Silence

(USA 2016)

“I pray but I am lost. Am I just praying to silence?”

—Fr. Rodrigues

Just as main character Fr. Rodrigues (Andrew Garfield) is conflicted about his faith, I’m conflicted about Martin Scorsese’s current project, Silence. This film is clearly a labor of love and something extremely personal, both of which I greatly respect. Its genesis dates back nearly 30 years to the controversial The Last Temptation of Christ—can there be a more fitting starting point?—when Scorsese read Shusaku Endo’s novel (the title is the same as the movie) about Jesuit missionaries and Catholicism in Japan in the 17th Century (http://mobile.nytimes.com/2016/11/27/magazine/the-passion-of-martin-scorsese.html?_r=0&referer=https://www.theatlantic.com/entertainment/archive/2016/12/martin-scorsese-silence-theology-art-jesuits/510827/ ). Having a Jesuit education myself, the nuance of what drives the characters (i.e., the service-oriented “men for others” philosophy of the Society of Jesus and the desire to make the right decisions and find answers) is not lost on me.

Momentary diversion: I was simultaneously amused and wowed by the number of nuns and priests in attendance at the pre-opening screening that I attended. I say “amused” because the audience looked like a Catholic J. Crew catalog; and I say “wowed” because the turnout served as a testament to the weight of this film. I felt it, and it was heavy. Credible. Plus, what does it say that a lapsed Catholic like me shows up for the pre-opening screening of a religious film as if it were a release party for a new Madonna album? More conflict.

But I digress. Silence follows two Portuguese Jesuit priests—the aforementioned Fr. Rodrigues and Fr. Garrpe (Adam Driver)—on their search to find their spiritual teacher and mentor, Fr. Ferreira (Liam Neeson), who has gone missing in Japan. The Japanese state has banned Christianity: those who practice it are hunted down by a committee, tortured, and killed. There’s an easy way out, weird as it is, that involves stepping on Catholic icons. Unsettling rumors have come to light concerning Fr. Ferreira, the most troubling of which is that he renounced Catholicism.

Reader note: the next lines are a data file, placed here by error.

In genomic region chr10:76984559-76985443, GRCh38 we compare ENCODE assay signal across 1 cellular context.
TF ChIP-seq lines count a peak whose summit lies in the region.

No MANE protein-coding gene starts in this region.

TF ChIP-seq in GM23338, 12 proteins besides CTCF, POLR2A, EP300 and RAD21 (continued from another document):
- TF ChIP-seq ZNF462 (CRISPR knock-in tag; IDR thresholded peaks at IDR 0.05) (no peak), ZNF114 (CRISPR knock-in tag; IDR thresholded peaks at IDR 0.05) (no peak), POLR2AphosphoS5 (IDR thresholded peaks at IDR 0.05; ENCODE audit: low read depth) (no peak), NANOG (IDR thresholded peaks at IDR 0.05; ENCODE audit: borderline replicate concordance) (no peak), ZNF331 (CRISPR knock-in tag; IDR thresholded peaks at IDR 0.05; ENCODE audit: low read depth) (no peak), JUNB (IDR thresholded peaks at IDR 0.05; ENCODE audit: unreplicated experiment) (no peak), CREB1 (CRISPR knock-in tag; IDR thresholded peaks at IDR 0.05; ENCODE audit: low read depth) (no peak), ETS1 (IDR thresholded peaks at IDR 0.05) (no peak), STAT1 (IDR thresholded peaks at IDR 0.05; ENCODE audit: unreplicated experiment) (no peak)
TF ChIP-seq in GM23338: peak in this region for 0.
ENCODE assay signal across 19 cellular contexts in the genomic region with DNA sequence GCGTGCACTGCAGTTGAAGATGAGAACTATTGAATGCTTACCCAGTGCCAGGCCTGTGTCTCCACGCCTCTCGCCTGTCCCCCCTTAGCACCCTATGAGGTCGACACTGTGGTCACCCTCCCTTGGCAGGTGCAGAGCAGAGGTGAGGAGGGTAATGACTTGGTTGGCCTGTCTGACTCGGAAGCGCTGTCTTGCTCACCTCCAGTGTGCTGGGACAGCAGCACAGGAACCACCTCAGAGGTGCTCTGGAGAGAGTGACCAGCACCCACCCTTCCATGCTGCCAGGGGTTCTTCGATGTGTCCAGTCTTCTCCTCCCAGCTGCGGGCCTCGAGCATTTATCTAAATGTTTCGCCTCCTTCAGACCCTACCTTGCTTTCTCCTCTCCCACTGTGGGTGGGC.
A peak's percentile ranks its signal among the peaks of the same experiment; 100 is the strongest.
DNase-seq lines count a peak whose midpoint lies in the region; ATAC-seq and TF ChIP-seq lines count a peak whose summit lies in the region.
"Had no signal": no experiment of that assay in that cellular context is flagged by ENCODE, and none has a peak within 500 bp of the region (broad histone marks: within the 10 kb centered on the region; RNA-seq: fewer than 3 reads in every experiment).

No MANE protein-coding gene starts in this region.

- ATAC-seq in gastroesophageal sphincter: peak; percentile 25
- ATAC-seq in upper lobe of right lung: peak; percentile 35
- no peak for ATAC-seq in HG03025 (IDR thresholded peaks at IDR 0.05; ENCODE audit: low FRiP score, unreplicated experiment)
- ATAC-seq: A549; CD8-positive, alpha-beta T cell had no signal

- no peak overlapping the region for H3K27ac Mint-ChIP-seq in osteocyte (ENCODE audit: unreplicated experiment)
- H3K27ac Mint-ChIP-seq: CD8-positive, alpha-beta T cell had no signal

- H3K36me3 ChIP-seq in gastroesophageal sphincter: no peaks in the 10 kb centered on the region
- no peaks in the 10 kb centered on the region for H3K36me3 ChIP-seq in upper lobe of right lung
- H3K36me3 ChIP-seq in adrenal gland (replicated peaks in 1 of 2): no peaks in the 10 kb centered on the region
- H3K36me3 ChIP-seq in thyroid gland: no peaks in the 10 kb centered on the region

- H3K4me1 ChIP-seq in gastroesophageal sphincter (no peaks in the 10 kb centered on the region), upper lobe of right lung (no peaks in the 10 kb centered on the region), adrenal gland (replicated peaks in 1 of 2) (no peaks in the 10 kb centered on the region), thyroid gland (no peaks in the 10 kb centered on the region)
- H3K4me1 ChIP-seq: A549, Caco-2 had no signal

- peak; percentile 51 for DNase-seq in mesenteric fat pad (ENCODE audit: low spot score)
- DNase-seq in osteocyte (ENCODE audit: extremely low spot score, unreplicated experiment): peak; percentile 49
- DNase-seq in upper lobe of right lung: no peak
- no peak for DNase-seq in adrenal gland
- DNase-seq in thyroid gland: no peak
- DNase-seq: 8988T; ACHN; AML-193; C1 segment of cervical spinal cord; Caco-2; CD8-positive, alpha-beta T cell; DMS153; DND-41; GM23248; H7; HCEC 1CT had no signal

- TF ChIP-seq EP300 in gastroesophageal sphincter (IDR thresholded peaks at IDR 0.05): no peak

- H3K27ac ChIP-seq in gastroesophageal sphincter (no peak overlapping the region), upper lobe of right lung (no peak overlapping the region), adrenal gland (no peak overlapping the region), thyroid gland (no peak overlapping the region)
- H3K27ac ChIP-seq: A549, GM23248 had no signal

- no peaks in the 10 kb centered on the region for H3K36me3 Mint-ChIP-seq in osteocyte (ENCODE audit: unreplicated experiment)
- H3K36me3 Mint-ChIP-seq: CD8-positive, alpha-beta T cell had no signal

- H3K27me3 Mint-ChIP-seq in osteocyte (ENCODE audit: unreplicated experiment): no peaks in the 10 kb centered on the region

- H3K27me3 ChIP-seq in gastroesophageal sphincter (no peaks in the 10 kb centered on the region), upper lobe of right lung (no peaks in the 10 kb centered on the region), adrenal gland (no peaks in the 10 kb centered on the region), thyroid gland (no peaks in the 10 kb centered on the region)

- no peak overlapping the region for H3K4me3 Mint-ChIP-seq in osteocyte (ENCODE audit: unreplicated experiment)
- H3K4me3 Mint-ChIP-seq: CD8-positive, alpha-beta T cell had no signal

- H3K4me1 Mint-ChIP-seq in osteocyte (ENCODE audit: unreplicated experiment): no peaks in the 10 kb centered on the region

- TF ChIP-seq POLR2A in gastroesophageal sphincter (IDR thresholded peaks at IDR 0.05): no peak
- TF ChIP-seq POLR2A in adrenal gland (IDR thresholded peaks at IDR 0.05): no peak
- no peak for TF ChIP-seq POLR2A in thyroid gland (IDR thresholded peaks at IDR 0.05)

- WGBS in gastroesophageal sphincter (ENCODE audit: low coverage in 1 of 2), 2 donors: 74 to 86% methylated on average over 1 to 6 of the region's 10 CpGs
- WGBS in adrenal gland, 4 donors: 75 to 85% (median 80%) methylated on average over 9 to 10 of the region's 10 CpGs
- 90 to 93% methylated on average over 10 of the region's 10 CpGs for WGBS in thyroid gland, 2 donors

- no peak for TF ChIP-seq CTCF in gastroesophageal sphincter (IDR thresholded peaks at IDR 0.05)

Silence is a gorgeous film—Rodrigo Prieto’s cinematography is breathtaking. I can feel every fly and bead of sweat I see on the screen. The idea of pushing “What Would Jesus Do?” to its mindfucking extreme is absolutely brilliant. The acting is generally flawless, but Issei Ogata easily shines lightyears beyond everyone else as the surprisingly unarresting, pragmatic, and understanding Inquisitor. Scorcese does a beautiful job demonstrating two timely ideas: tolerance is crucial for any civilized society, and doubt is totally normal. Can I get an amen? All that said, however, Silence is gratuitous in length, tedious, and exhausting. Painfully boring at points, even. The narration drove me crazy after awhile, as did the subpar Portugese accents. The ending is emotionally brutal; it’s ultimately satisfying, but you have to look closely and you have to be thinking. Normally, this wouldn’t be something worth mentioning; but at the end of such an energy zapper as Silence, it’s just not what I was prepared to do. I love what Scorcese gets at here; he does it artfully for sure, but I wish he had gone about it in a more direct and interesting way.

Also starring Ciarán Hinds, Shin’ya Tsukamoto, and Yôsuke Kubozuka.

Produced by Sharpsword Films, AI Film, CatchPlay, IM Global, Verdi Productions, YLK Sikella, and Fábrica de Cine

Distributed by Paramount Pictures

161 minutes
Rated R

(AMC River East) C+

http://www.silencemovie.com

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